A Healthy Transition into Fall

Fall is among us! I love this time of year when the leaves start to change and the air is cooler. For some, it means the excitement of winter and skiing. While for others it is a time of wishing the days were longer, reflecting upon the fun summer days. Either way, fall signals a time of transition.

In times of transition it is hard to feel relaxed and we often become stressed. It is not uncommon to have our personal self care routine stop or become diminished in times of stress. Whether we realize it or not, the transition of the weather can have a large impact on our minds and bodies. 

Last blog I introduced the basics of Ayurveda and how to discover your dosha. As we move into fall here in Utah, we move from a pitta (fire) season to a vata season (air). It is important to take care of our bodies as we move through this transition. Here are seven simple things to keep in mind or to add to your self care routine that will help ease the way into winter.  


1. Dress Warm: the temperature in the fall has a wide range of degrees. Utah is well known for being sunny one minute and freezing the next. It can also be very windy with no warning. Keeping the body warm and out of the wind will help you to stay grounded. If you are outside, keep a hat and jacket with you at all times. Avoid getting cold.

2. Oil the Body: It is recommended to oil your body daily with warm oils. I find that I don’t have time to do this every day but if I can get in 2-3 times a week, it really helps me stay nourished. It keeps my skin from drying out and soothes my body. This technique is called abhyanga. Depending on your dosha and the time of year, the type of oil used changes. If you have more questions on what type of oil you should use, contact me. Very simply, as we move into the cooler weather, warmer oils should be used. Organic, raw, sesame oil is often a great choice for most people this time of year. Warm about ½ cup oil and apply generously to your whole body. I do this in the shower before I bathe. Begin at the extremities working toward the center of your body. Massage the body for 5-15 minutes with love and nourishment. Take your shower as regular but with no body soap and towel dry like regular when done.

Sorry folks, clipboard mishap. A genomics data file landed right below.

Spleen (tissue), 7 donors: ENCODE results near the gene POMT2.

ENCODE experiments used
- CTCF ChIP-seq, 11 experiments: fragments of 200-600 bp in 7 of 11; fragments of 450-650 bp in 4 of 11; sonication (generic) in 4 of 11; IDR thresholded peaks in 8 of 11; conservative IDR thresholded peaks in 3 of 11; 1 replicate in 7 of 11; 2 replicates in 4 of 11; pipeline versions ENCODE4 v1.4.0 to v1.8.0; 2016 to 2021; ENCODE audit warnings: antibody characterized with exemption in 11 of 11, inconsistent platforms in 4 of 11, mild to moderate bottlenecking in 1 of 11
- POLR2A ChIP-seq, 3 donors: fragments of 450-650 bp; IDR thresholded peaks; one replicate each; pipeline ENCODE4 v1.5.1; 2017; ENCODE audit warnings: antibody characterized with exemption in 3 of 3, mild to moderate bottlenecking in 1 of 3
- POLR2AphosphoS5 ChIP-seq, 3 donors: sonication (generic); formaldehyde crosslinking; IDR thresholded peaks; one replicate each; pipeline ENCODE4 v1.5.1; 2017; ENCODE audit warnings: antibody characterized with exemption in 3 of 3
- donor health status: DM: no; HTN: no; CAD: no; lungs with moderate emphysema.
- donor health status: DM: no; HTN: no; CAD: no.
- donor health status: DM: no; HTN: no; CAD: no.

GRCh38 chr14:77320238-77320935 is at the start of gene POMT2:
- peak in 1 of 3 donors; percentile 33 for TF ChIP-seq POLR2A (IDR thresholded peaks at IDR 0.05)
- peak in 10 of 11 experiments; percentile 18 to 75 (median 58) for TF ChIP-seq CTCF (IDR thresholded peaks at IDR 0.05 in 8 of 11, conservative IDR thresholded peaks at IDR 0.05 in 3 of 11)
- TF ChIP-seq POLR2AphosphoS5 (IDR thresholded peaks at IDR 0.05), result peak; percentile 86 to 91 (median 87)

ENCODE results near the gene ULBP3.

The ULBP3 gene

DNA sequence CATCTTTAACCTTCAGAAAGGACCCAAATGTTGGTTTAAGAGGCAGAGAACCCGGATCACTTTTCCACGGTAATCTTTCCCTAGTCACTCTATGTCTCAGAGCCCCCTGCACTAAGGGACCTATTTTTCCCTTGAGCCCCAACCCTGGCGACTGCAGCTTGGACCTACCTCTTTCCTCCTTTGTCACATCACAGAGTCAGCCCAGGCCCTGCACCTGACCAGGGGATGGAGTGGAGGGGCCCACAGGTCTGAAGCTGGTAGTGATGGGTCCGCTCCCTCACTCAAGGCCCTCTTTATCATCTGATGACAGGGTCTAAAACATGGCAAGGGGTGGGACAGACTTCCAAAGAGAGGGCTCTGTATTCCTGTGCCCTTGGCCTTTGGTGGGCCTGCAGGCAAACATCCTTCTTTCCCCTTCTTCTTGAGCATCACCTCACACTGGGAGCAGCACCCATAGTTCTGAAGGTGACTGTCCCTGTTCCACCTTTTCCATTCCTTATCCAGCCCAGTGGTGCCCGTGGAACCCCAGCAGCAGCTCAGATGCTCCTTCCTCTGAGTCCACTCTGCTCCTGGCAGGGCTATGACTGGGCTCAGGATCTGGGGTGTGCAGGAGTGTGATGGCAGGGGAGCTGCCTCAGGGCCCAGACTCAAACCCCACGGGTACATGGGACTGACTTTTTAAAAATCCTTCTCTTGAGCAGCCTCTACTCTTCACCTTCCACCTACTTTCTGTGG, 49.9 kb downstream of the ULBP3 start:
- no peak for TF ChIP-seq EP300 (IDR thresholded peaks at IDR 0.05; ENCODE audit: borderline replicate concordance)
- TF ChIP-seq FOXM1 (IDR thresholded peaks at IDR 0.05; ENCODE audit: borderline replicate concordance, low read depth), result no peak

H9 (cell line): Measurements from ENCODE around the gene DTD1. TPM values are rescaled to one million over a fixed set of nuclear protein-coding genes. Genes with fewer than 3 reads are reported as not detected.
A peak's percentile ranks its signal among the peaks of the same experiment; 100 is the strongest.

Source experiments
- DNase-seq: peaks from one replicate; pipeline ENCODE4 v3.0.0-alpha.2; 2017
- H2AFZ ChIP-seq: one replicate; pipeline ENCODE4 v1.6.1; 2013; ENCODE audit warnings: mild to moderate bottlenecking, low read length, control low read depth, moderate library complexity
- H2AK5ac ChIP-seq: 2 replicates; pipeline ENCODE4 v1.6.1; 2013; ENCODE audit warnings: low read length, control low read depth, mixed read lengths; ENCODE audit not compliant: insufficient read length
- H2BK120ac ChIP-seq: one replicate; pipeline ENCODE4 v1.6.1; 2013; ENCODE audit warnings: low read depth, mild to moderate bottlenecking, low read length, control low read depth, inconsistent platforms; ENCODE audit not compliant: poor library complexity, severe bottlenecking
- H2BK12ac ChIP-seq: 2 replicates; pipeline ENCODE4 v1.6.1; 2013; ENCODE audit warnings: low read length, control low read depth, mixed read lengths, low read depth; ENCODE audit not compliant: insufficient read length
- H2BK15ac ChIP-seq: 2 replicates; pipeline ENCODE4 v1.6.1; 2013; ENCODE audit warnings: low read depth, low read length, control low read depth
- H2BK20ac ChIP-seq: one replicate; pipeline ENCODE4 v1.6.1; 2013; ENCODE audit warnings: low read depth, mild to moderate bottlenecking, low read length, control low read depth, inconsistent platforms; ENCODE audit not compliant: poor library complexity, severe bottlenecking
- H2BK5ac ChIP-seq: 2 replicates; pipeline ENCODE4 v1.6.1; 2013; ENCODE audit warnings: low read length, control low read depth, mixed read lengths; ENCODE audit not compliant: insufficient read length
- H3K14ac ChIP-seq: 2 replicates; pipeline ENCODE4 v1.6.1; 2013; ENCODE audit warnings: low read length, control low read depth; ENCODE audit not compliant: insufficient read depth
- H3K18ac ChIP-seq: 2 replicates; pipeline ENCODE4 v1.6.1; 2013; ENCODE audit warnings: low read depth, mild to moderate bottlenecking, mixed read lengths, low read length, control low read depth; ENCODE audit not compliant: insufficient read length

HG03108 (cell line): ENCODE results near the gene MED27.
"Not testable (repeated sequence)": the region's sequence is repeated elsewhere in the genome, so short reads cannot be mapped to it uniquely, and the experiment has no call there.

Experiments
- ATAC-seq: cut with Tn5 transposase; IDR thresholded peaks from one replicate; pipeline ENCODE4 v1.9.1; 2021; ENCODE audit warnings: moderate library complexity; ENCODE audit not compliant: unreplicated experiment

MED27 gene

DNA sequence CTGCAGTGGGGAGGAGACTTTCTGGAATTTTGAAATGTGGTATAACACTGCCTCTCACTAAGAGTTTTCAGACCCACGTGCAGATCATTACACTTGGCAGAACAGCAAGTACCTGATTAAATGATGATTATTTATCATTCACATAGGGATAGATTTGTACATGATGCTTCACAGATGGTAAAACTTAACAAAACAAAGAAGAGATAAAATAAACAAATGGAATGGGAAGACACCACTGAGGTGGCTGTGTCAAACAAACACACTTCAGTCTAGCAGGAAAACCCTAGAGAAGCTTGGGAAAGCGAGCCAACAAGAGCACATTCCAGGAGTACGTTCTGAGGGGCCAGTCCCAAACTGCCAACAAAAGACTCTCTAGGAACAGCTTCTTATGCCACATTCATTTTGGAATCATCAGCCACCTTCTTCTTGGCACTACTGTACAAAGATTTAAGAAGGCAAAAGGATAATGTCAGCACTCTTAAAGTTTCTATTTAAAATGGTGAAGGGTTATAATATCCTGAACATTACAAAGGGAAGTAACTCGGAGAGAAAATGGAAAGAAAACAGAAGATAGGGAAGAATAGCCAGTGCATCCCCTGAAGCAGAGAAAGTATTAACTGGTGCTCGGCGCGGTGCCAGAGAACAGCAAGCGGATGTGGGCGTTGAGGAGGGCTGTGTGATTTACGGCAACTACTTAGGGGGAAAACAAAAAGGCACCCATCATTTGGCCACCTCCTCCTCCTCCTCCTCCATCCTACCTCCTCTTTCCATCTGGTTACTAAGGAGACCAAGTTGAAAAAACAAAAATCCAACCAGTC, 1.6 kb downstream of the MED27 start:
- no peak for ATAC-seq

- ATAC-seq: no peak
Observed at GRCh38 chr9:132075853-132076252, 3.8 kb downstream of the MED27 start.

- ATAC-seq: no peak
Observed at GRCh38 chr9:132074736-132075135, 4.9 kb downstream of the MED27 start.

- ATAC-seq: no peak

3. Eat Cooked Foods: Meals should be cooked and nutrient dense. Warm oatmeal or quinoa with spices is a great way to start the day. Start to cut out raw and dry foods in your diet such as salads, raw smoothies, dried crackers and fruit. Water should be room temperature or warmer. Start to eat more oils and ghee with each meal. As always monitor your sugar and caffeine intake. There are many more food suggestions that are way to complex for this blog but please contact me with questions.         

4. Incorporate Warming Spices: Like increases like meaning if you want to warm your body, eat warm spices. Start to incorporate ginger, cloves, pepper, cinnamon and cumin. Warming teas throughout the day is a great way to include these spices into your diet. Warming is different than hot, so being careful to avoid hot spices such as cayenne pepper. Rose and tulsi teas can be calming for the central nervous system. A great tea called CCF (cumin, coriander, fennel) is also calming for the system and can help when eaten after meals for those of you with gas and bloating. It can also be a diuretic, so keep that in mind, paying close attention to your bowels for any changes for signs that you have had too much!    

5. Exercises that Grounds the Body: Any exercises that makes you breath extra hard increases vata (air) into the body. I am not saying don’t exercise as exercise is a great tool for stress relief, keeps the body in shape, and helps counter diseases. But, if you feel tired, sluggish, frazzled, or nervous think about choosing a different exercise for that day. Think about supporting and nourishing the body and doing something that is gentle and calm. Restorative yoga, tai chi, or walking are great ways to still get exercise without depleting the body.       

6. Routine: the body likes routine but it is often hard to do. Try to stick to a daily routine with regular times for waking, eating, working, exercise and sleep. When we have routine our bodies stress less and our nervous system can go into auto-pilot mode.    

7. Meditate: Last but not least, meditate, meditate, meditate. When our external world is stressful, changing, and in transition this is the best time to sit with the internal self. “The goal of meditation is not to get rid of thoughts or emotions. The goal is to become more aware of your thoughts and emotions and learn how to move through them without getting stuck.” Meditation provides time sitting in silence, removed from the external world, with just our breath. It is a time to become an observer of our thoughts and emotions with no judgments. It is through a daily meditation practice that I am able to confidently handle any changes that come my way. My past blogs talk about how to get started but you can also contact me if you are interested in starting a daily practice or start by attending my weekly class.

In short, think about routine, nourishment, warmth, and grounding. Check in with the physical and emotional body daily. Check in with the changing weather and observe how this can affect your body. Give your body what it needs each day to feel supported, grounded, and warm. As you incorporate these simple techniques see if you feel any different this fall as compared to last fall. Contact me with questions or more information at any time and happy fall!    

Vitality, Contribution, Dharma, Meditation

Vitality, Contribution, Dharma, Meditation

Ayurveda: A very simple introduction